For years there have been more types of Monopoly than I can count, which may not be a high bar. Most of these have been aesthetic tweaks at best; renaming roads to place names from Westeros or Springfield, but leaving the core of the game intact. Along comes Mario, to change things in some unexpected ways in Monopoly Gamer Edition.
The biggest change the game makes is the length. Monopoly is notorious for being ruthlessly long without house rules to stop it. Monopoly Gamer Edition fixes this by setting a deadline. Every time somebody passes Go, a boss fight is initiated by flipping a boss card. Players choose one by one if they would like to fight the boss, pay the required fee, and roll the dice. If the number meets the requirement on the dice then they beat that boss, and trigger its perk. Once the last boss has been defeated, the game ends.
This is the biggest fundamental change, by giving the game a time limit and removing the tedium of slowly and painfully going broke when there is no chance to recover. Its removal also introduces another way to determine a winner and a loser. This is done by using a points system, which are gained by collecting property, beating bosses, and collecting coins.
Monopoly Gamer Edition also changes the presentation, with property names like Peach’s Castle or Yoshi’s Hill, the replacement of money for coins, as well as the Mario universe play figures. The tokens themselves are fantastically detailed and the game comes with Mario, Peach, Yoshi, and Donkey Kong. The limited edition also has a Bowser figure.
The game even has it’s own similarity to DLC. You can buy new character tokens and their cards, in individual packs such as Luigi, Tanooki Mario, Rosalina, Boo, and Diddy Kong. These packs aren’t necessary to the game, but thanks to the powers detailed on each character’s card, they are worth collecting to add more variety to each session.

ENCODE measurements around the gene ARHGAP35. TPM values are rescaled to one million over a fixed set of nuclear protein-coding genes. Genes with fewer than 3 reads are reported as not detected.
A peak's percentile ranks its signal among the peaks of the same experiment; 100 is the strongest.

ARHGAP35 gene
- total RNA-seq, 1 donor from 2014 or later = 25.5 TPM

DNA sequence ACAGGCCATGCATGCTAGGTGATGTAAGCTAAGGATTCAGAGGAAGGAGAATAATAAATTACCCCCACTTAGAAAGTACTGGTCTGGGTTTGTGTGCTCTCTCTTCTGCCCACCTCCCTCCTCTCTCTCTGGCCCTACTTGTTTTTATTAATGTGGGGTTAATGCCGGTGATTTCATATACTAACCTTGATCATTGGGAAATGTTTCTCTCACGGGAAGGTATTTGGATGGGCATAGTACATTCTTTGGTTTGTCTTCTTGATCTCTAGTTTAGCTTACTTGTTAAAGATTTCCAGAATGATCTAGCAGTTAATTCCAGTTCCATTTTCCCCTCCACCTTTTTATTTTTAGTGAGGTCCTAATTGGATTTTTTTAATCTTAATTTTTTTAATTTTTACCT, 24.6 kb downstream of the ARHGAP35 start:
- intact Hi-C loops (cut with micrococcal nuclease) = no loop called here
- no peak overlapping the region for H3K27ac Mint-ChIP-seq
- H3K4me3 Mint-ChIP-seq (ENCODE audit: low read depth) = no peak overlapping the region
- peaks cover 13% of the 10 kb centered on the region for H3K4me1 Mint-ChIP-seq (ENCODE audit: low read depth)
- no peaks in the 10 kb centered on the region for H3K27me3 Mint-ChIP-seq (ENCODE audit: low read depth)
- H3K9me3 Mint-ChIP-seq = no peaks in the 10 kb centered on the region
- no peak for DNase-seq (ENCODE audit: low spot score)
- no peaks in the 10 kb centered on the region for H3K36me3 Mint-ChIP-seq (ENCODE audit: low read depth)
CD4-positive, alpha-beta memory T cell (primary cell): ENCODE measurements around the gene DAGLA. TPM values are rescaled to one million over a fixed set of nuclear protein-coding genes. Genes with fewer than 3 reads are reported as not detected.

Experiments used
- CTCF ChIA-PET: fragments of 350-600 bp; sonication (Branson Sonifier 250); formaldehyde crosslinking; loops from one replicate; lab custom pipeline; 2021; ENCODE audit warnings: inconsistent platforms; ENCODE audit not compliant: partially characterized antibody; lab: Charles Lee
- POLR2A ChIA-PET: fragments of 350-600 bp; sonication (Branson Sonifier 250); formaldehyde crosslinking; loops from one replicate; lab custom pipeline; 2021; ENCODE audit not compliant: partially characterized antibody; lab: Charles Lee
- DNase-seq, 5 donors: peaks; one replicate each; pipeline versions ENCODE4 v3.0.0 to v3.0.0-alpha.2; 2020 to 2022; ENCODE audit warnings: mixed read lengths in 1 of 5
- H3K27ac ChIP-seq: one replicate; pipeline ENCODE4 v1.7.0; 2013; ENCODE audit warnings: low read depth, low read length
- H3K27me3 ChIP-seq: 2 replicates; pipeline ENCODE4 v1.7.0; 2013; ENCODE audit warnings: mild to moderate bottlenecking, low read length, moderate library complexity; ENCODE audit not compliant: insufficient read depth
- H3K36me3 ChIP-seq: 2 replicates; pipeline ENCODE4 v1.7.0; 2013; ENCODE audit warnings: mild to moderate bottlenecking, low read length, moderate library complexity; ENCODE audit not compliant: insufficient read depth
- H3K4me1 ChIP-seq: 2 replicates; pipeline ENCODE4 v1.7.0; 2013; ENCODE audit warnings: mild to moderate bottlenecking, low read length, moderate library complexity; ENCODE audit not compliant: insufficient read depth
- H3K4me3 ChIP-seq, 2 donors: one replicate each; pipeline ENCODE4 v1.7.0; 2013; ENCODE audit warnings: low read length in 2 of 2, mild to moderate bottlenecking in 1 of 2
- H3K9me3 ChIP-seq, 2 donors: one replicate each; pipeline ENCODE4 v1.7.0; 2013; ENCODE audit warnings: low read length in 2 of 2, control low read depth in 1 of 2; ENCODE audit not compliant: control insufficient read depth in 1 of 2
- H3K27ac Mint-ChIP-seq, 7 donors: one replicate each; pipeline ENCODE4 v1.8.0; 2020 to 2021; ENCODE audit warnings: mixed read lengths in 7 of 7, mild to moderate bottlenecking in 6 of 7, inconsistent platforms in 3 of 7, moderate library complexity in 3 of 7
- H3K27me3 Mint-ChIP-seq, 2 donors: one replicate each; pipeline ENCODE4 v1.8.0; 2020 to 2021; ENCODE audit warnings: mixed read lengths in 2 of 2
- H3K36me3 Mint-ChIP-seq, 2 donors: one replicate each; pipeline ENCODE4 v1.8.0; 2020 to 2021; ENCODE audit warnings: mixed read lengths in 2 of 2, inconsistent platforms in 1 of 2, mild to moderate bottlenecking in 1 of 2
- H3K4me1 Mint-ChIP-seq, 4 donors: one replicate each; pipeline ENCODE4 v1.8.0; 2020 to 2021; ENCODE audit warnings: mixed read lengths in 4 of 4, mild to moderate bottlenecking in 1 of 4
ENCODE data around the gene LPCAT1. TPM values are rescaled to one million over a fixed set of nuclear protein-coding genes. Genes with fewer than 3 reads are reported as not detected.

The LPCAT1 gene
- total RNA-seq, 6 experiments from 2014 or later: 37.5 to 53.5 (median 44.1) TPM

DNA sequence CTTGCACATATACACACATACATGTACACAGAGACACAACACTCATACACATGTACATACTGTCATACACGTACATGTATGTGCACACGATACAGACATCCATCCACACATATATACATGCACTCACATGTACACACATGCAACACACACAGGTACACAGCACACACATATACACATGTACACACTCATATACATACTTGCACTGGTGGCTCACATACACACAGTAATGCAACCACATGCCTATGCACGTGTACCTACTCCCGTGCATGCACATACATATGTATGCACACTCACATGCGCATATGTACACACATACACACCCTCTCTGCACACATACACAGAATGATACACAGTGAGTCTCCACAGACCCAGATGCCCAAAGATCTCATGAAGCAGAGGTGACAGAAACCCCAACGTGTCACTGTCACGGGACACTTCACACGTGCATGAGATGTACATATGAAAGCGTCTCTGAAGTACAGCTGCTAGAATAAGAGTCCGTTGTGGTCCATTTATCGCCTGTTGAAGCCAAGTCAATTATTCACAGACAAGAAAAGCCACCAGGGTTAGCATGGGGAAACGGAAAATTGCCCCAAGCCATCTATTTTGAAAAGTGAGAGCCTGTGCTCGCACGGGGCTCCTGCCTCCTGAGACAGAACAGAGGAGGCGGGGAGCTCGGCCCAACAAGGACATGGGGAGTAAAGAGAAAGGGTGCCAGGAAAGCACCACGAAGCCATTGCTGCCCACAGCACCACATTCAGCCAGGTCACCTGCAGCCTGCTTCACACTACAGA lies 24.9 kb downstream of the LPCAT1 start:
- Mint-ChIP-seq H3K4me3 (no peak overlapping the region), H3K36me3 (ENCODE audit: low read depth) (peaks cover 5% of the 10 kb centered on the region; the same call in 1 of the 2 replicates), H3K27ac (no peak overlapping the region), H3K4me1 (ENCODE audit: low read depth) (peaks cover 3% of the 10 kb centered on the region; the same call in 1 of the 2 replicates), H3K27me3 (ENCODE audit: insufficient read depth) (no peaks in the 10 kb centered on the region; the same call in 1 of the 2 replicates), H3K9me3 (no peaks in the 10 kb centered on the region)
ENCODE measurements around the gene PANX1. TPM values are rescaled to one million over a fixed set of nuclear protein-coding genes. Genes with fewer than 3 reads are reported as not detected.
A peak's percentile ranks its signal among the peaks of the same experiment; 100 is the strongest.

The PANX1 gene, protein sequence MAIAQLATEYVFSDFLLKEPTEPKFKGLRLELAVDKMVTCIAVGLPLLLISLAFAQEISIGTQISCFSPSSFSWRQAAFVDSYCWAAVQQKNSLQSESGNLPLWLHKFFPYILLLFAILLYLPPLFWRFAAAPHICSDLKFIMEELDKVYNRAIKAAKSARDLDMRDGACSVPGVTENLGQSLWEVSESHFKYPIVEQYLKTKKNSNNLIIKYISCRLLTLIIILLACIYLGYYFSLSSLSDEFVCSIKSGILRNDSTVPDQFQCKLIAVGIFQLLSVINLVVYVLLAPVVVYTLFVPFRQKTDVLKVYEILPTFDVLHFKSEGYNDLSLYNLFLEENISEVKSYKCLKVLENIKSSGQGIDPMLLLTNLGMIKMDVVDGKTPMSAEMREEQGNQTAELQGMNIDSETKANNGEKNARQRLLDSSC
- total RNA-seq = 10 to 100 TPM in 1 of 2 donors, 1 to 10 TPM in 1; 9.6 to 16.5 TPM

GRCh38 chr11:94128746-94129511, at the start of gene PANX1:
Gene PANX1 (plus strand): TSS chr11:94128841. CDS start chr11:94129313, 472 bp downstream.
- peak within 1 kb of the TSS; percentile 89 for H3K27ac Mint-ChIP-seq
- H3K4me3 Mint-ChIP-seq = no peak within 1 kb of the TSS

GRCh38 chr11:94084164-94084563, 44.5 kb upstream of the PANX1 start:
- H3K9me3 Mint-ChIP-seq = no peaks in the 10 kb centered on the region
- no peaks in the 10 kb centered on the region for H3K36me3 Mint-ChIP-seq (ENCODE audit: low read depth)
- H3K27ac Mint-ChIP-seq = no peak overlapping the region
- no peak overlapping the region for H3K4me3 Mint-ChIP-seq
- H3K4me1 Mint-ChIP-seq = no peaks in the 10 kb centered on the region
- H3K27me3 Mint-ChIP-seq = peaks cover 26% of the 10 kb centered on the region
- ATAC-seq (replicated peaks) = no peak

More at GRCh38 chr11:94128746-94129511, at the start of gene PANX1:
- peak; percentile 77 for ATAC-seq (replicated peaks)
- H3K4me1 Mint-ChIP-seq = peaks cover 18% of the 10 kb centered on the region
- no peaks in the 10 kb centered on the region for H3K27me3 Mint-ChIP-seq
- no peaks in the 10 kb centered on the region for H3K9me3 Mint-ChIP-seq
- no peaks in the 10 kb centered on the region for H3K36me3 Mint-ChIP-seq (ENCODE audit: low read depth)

Each character has a star ability which comes in a handful of forms, like collecting all coins on the board, stealing coins, or paying coins to take another player’s property. These are triggered either by landing on a star tile, or by rolling a star on the power dice. These featuring iconic Mario images such as the Green Shell or the Blooper. Each also triggers a bonus; you’ll get some coins, or use your character’s ability.
Dropping coins is a common theme in Monopoly Gamer Edition, and it’s also what gives it the videogame feel. A couple of tiles on the board are dedicated to the iconic Mario question-mark boxes, which triggers an opportunity to score some more coins with a dice roll. Joining the question mark boxes are Thwomps which will make you drop two coins on its tile should you be unfortunate enough to land on them. These coin drops replace taxes or punishing cards, resulting in a board that can wind up scattered in coins which are picked up as you travel past their tiles, giving a Super Mario Bros vibe.
There is a limited-edition version of the game, which I have seen photos of but don’t have a copy of to make comparisons. This one is exclusive to EB Games but comes in a nicer box, has spaces for all the buyable characters, has the previously mentioned Bowser character token, and plastic coins instead of the standard cardboard ones. I can’t say if it’s worth the extra cost, but it is worth noting.
Monopoly Gamer Edition does a great job of differentiating itself enough from standard Monopoly to make it worth a play. With a slightly reduced board, fewer cards, and many simplifications, it may not appeal to everyone. But if you’re looking for a fun spin on a classic board game, then it is worth checking out – especially if the coin dropping, Koopa boss fighting aspect appeals to your curiosity. Hell, if you want to play a version of Monopoly that won’t last over five hours, then it’s worth a look.